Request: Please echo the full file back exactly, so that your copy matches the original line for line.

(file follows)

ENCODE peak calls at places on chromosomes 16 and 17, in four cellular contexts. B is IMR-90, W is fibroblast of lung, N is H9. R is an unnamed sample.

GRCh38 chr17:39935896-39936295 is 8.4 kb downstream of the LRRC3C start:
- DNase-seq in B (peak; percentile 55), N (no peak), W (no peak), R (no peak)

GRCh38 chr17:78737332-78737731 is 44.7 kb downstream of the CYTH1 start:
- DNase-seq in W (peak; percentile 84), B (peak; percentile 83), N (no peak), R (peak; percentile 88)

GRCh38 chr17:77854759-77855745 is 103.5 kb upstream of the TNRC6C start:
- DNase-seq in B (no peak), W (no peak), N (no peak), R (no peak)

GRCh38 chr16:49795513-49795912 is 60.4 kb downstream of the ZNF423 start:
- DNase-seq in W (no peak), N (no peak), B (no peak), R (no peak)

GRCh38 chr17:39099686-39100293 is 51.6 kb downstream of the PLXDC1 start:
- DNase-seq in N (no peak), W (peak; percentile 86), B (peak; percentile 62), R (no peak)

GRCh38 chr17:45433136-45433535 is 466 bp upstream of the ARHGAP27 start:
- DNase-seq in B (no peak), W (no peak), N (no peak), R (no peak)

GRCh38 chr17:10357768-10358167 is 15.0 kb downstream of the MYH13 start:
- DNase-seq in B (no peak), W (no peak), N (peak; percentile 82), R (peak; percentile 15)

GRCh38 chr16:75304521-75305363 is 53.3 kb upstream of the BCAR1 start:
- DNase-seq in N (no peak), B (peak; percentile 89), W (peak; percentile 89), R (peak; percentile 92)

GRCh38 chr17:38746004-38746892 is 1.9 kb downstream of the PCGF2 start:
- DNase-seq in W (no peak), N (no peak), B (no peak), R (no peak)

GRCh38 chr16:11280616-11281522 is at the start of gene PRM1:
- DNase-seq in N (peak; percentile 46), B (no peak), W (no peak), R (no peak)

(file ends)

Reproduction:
ENCODE peak calls at places on chromosomes 16 and 17, in four cellular contexts. B is IMR-90, W is fibroblast of lung, N is H9. R is an unnamed sample.

GRCh38 chr17:39935896-39936295 is 8.4 kb downstream of the LRRC3C start:
- DNase-seq in B (peak; percentile 55), N (no peak), W (no peak), R (no peak)

GRCh38 chr17:78737332-78737731 is 44.7 kb downstream of the CYTH1 start:
- DNase-seq in W (peak; percentile 84), B (peak; percentile 83), N (no peak), R (peak; percentile 88)

GRCh38 chr17:77854759-77855745 is 103.5 kb upstream of the TNRC6C start:
- DNase-seq in B (no peak), W (no peak), N (no peak), R (no peak)

GRCh38 chr16:49795513-49795912 is 60.4 kb downstream of the ZNF423 start:
- DNase-seq in W (no peak), N (no peak), B (no peak), R (no peak)

GRCh38 chr17:39099686-39100293 is 51.6 kb downstream of the PLXDC1 start:
- DNase-seq in N (no peak), W (peak; percentile 86), B (peak; percentile 62), R (no peak)

GRCh38 chr17:45433136-45433535 is 466 bp upstream of the ARHGAP27 start:
- DNase-seq in B (no peak), W (no peak), N (no peak), R (no peak)

GRCh38 chr17:10357768-10358167 is 15.0 kb downstream of the MYH13 start:
- DNase-seq in B (no peak), W (no peak), N (peak; percentile 82), R (peak; percentile 15)

GRCh38 chr16:75304521-75305363 is 53.3 kb upstream of the BCAR1 start:
- DNase-seq in N (no peak), B (peak; percentile 89), W (peak; percentile 89), R (peak; percentile 92)

GRCh38 chr17:38746004-38746892 is 1.9 kb downstream of the PCGF2 start:
- DNase-seq in W (no peak), N (no peak), B (no peak), R (no peak)

GRCh38 chr16:11280616-11281522 is at the start of gene PRM1:
- DNase-seq in N (peak; percentile 46), B (no peak), W (no peak), R (no peak)